Eight days before voters choose two new members of Burnaby city council, something unusual has occurred.
Six of the candidates have declared that they will not speak to the public regarding any COVID-19 matter.
In a joint statement, Claire Preston, Deborah Skerry, Gulam Firdos, Martin Kendell, Mike Hillman, and Scott Van Den Ham said that the federal and provincial governments and various health agencies are responsible for responding to the virus.
They accused some in their community of being "disingenuous to question their efforts which they were making in real time with the limited data they had available to them".
"Recently, we have been inundated with phone calls and emails from certain members of the community who are looking to lecture us about conspiracies and misleading information involving the COVID-19 pandemic, anti-mask rhetoric, anti-vaccine falsehoods and occasionally engaging in various racist, anti-LGBTQ and/or misogynistic behaviour while doing so," the six candidates said in their statement.
"Canada is a wonderful country where free speech is allowed and different viewpoints are encouraged, but this kind of behaviour crosses the line as far as the expected boundaries that we would have as private citizens who were nominated to take part in the democratic process."
There are 14 candidates running in the by-election, including former school trustee Baljinder Narang and former councillor Lee Rankin.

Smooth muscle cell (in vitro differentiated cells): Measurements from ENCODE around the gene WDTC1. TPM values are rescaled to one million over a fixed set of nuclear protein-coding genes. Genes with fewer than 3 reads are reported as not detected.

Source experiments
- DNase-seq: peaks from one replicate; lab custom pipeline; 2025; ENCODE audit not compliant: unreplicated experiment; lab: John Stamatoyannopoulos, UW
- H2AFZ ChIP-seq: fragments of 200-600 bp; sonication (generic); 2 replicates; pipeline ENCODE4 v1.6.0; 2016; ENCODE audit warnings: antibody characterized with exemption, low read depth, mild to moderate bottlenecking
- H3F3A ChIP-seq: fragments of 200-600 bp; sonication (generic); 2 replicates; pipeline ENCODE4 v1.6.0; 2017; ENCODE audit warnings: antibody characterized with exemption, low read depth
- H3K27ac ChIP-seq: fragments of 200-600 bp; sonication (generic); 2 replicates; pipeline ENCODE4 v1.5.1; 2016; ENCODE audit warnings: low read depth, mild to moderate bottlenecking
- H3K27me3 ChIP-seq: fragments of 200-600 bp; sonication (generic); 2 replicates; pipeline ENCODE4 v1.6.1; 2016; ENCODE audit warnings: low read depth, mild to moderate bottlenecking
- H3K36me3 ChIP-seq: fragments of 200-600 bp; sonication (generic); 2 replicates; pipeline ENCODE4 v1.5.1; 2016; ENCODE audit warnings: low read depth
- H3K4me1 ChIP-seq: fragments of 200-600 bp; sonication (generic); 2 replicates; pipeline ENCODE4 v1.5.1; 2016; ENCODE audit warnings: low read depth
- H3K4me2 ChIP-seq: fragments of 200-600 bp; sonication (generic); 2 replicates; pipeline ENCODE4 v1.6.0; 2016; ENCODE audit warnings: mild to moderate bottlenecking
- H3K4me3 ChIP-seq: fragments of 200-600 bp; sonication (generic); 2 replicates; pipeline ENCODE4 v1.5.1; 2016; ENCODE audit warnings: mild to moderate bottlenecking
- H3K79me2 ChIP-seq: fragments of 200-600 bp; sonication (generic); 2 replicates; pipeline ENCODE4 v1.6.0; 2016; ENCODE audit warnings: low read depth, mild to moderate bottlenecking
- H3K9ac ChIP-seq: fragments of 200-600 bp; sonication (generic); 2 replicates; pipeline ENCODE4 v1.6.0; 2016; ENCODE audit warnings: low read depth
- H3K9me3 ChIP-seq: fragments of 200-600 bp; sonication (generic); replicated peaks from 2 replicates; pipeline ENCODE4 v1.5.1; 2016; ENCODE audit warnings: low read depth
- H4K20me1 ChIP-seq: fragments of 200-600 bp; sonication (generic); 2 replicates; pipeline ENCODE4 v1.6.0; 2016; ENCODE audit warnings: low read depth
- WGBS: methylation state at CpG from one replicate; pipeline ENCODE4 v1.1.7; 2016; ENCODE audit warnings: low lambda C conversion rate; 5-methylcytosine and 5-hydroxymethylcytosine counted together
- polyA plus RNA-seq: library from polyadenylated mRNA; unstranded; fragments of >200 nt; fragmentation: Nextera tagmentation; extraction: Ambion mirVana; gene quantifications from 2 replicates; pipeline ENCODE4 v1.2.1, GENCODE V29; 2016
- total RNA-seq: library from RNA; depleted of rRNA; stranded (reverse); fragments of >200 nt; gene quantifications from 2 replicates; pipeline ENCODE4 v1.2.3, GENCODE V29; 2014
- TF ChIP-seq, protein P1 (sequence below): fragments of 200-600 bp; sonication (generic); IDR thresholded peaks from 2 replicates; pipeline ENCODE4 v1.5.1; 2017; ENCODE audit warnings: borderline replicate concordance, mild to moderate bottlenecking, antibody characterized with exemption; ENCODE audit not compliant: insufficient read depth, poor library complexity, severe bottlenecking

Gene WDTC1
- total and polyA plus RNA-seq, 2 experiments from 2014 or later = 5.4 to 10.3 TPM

The by-election is being held to fill the seats of two councillors who died since the 2018 election: Nick Volkow and Paul McDonnel.
Young get infected but elderly most likely to die
According to the Public Health Agency of Canada, there have been more than 1.4 million cases of COVID-19 in Canada as of June 17. That includes 13,444 active cases.
The COVID-19 death count in Canada now stands at 26,012.
As of June 11, those under 19 comprised the highest number of cases by age, at 266,852. That was followed by those between 20 to 29, with 266,759 cases. Another 228,849 people in Canada in their 30s had been infected as of June 11.
While those between 70 and 79 and over 80 had recorded far fewer infections—59,309 and 70,498 infections, respectively—these older Canadians have experienced much higher fatality rates.
Nearly 22,000 Canadians over the age of 70 had died of COVID-19-related causes as of June 11. That compared to 204 deaths among those under the age of 40.
By June 11, another 299 people in their 40s had died and 912 people in their 50s had died. The number jumped to 2,371 among those in their 60s by that date.